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Doco libraries set for sales tax renovations

Photo by Casey Dixon

Photo by Casey Dixon

ALBANY, Ga. -- To say that Teresa Cole is excited about the possible renovations to the Dougherty County Library System is an understatement.

As director of the system, Cole knows all too well the complaints of patrons and workers.

At the central branch downtown alone, complaints often find their way through the building and up to the third floor, where Cole heads all library operations.

The sections are too cramped; there are blind aisles, and half-floors and one total floor are being under-utilized.

And then there is the public safety issues that Cole hears about from concerned visitors.

"We have a few spots where there are blind hallways where patrons have expressed varying levels of concern about safety," Cole said. "While I don't believe downtown is one of the more dangerous areas of towns, we have an obligation to ensure that our patrons are safe while in our care."

For all these reasons and more, County Administrator Richard Crowdis and county staff are prepared to dedicate more than $5 million of sales tax dollars from the upcoming Special-Purpose Local-Option Sales Tax VI referendum for a complete renovation of the central library and repair and maintenance upgrades to the other library branches throughout the county.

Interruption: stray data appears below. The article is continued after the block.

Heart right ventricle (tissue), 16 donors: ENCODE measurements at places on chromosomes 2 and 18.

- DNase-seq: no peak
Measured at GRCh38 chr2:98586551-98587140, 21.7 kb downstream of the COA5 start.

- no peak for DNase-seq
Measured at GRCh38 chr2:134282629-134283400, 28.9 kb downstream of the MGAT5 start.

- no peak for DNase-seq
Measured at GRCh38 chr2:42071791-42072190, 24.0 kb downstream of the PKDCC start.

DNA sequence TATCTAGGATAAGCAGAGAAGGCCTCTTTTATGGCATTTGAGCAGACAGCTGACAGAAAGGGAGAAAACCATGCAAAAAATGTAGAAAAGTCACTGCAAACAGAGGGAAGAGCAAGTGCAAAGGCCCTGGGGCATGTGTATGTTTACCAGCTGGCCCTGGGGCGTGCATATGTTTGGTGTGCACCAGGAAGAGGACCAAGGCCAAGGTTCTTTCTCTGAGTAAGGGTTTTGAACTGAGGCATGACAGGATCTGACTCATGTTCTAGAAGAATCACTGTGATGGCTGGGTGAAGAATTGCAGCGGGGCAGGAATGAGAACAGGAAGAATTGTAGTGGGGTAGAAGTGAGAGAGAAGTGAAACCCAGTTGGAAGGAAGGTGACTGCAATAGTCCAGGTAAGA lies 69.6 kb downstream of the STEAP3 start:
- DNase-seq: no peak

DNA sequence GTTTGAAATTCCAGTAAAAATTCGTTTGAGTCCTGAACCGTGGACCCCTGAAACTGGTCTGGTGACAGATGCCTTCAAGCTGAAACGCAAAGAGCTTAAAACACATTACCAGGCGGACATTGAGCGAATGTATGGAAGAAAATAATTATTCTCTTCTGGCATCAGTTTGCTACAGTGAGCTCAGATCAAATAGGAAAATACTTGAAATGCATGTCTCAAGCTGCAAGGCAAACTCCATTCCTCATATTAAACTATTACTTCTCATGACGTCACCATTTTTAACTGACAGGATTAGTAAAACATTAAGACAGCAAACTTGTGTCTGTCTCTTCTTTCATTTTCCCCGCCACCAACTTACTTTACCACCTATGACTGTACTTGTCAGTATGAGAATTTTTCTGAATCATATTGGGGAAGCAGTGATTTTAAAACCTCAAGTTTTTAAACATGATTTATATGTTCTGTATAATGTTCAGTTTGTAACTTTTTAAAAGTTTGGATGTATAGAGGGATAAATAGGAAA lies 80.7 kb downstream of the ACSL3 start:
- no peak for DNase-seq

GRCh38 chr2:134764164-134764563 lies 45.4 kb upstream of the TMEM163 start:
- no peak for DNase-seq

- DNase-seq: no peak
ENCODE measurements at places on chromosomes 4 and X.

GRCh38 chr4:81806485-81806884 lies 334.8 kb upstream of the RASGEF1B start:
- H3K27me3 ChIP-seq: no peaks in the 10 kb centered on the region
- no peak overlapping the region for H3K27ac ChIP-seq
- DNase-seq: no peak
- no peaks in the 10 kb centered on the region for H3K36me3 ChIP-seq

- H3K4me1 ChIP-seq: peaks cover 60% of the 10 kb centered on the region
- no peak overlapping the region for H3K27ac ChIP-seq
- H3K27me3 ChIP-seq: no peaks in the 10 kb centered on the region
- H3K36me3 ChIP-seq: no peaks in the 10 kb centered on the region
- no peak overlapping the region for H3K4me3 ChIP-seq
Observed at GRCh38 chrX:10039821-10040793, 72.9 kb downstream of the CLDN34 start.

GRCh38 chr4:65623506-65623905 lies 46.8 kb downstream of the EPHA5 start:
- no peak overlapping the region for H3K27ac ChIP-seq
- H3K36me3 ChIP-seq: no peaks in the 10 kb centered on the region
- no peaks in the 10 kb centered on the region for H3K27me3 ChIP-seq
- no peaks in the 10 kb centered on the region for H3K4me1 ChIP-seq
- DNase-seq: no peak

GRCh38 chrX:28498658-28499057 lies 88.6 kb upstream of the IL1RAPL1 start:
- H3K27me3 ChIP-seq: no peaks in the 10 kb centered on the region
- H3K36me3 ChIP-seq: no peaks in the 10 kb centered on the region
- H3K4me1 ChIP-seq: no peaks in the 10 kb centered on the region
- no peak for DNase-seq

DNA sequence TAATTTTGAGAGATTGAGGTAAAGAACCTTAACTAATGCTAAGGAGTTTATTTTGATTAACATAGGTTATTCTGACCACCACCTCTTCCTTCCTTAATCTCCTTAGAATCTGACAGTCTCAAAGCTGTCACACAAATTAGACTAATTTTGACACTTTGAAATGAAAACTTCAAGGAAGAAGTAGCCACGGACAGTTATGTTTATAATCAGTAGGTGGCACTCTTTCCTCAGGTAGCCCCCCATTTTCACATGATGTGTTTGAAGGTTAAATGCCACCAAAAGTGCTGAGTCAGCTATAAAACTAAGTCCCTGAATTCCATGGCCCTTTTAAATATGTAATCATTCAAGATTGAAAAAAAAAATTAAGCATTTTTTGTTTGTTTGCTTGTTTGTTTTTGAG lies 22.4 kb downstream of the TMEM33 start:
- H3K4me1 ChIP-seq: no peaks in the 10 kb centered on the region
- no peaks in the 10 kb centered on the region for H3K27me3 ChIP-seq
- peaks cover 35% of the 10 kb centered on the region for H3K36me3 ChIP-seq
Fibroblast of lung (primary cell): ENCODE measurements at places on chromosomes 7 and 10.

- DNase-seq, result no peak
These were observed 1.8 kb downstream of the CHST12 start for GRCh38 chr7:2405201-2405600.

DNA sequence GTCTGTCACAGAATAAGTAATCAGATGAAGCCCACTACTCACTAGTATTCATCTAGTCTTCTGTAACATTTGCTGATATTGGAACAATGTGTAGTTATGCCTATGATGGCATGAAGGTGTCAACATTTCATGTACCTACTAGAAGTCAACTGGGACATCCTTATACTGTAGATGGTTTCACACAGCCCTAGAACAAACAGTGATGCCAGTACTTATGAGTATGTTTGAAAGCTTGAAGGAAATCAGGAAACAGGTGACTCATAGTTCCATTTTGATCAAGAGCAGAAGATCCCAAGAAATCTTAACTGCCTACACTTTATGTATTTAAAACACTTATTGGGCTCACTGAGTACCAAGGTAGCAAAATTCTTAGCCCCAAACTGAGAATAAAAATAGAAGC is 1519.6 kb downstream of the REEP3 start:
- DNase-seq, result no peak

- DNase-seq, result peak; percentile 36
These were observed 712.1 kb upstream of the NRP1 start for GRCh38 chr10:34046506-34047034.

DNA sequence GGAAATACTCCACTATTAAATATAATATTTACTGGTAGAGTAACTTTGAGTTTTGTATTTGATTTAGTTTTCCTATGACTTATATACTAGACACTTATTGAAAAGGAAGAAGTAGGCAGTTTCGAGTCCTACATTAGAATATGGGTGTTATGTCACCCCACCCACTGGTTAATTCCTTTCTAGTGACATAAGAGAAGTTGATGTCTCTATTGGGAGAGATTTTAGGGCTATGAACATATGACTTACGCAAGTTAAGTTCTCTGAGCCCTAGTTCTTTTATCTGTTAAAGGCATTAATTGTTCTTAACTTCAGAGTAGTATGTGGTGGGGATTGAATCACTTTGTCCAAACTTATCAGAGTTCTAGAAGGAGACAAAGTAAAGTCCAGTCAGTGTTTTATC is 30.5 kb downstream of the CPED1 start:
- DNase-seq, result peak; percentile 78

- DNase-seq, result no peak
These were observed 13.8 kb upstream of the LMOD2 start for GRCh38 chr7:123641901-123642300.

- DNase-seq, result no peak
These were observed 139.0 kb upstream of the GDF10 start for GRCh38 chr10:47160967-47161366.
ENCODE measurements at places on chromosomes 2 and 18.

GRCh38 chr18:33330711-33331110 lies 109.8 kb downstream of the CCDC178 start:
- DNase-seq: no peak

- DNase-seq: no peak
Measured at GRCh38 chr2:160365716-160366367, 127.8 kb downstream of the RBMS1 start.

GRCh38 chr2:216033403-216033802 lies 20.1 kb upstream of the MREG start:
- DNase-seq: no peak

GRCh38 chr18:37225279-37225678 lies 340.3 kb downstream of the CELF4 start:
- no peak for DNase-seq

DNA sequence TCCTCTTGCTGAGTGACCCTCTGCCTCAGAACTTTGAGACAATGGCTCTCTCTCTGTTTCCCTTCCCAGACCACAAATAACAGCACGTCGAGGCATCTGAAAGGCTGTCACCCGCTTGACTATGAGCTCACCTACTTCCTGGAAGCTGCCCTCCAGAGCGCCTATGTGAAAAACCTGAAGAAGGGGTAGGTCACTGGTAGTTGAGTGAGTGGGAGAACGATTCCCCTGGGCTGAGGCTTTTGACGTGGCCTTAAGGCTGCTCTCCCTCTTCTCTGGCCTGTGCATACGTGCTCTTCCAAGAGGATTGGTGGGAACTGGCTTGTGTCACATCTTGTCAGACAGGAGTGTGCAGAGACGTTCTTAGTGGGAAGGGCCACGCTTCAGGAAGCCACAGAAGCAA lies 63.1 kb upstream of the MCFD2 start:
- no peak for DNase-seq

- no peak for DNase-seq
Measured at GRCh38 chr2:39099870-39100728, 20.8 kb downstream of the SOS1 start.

For the downtown location, Cole said the general plan is to open up the spaces as much as possible.

Specifically, Cole said the library is in dire need of opening up the genealogy department and the young adult department.

"We have one of the best genealogy departments in south Georgia and have people from across the country stop and browse our records, but we've crammed about as much stuff into the space as we can," Cole said. "We have to do something to make our resources more accessible to the public."

The children's department will likely be doubled in size under the renovation, a move Cole said is vital given the fact that presently, when the library hosts storytelling events, children are forced to pile into the small, tight area in a way that hinders their chance of absorbing the message.

The money will also fund major overhauls on all four floors of the central branch and make the fourth floor fully accessible to the public once again.

In addition to the redesign, Cole said much of the library's existing technology will be upgraded and improved, providing better access to records both on site and through Internet databases.

But while the downtown library will be the major beneficiary of the SPLOST VI funding allocated to the library system, the county's other branches will have earmarks of their own.

Funding will be allocated for repairs of the roof at the Southside Library, as well as to perform much-needed maintenance on the structure to ensure that it sticks around as long as possible, Cole said.

Westtown Library is set to receive roughly $700,000 for roof repairs and renovations, while at least $60,000 is set to fund a roof replacement at the Southside Library branch.